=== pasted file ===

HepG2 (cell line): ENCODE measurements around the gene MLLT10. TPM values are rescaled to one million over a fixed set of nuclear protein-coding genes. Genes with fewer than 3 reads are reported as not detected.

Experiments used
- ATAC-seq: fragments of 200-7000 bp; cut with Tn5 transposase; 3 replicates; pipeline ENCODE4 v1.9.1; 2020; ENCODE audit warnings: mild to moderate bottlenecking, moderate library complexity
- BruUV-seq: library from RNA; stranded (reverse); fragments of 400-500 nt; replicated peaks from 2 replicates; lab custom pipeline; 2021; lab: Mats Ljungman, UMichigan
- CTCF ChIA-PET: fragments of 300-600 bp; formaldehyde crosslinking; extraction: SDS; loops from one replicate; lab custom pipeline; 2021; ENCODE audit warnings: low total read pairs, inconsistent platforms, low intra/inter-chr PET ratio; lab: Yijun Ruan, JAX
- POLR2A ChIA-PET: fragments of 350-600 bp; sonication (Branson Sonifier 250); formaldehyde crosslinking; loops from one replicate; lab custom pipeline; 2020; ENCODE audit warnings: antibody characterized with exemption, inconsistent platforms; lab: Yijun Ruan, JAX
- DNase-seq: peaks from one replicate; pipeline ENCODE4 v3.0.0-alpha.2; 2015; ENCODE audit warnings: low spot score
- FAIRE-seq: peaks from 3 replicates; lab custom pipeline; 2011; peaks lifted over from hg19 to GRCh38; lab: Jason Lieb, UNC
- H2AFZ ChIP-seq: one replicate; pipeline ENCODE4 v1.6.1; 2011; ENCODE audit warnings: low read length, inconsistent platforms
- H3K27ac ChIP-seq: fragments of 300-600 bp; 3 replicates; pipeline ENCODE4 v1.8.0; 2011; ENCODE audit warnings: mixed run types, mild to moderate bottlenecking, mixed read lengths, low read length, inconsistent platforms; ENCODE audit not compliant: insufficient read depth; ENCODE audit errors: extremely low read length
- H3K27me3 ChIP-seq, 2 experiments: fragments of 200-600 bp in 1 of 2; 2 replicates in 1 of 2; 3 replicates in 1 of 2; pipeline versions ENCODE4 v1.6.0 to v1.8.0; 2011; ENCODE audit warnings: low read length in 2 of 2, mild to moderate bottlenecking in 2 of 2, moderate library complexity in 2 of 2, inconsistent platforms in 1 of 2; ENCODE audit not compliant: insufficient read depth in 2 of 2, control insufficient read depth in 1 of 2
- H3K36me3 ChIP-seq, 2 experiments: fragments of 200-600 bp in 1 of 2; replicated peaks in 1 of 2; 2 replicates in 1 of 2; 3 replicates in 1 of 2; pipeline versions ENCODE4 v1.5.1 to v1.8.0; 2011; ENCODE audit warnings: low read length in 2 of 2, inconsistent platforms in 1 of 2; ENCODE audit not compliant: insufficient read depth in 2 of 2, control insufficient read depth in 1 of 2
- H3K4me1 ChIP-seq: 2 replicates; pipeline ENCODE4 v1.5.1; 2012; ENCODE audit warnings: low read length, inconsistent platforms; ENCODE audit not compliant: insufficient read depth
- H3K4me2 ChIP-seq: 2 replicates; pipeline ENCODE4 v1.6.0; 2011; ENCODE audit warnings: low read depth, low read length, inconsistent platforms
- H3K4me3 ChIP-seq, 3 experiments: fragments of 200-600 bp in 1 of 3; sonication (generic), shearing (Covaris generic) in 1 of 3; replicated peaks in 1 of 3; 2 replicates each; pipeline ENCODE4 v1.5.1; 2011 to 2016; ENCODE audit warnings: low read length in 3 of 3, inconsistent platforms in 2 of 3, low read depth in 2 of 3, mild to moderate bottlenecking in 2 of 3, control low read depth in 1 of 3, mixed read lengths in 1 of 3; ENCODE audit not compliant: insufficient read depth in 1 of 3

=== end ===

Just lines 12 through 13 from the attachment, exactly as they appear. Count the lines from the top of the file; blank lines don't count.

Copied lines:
- H3K36me3 ChIP-seq, 2 experiments: fragments of 200-600 bp in 1 of 2; replicated peaks in 1 of 2; 2 replicates in 1 of 2; 3 replicates in 1 of 2; pipeline versions ENCODE4 v1.5.1 to v1.8.0; 2011; ENCODE audit warnings: low read length in 2 of 2, inconsistent platforms in 1 of 2; ENCODE audit not compliant: insufficient read depth in 2 of 2, control insufficient read depth in 1 of 2
- H3K4me1 ChIP-seq: 2 replicates; pipeline ENCODE4 v1.5.1; 2012; ENCODE audit warnings: low read length, inconsistent platforms; ENCODE audit not compliant: insufficient read depth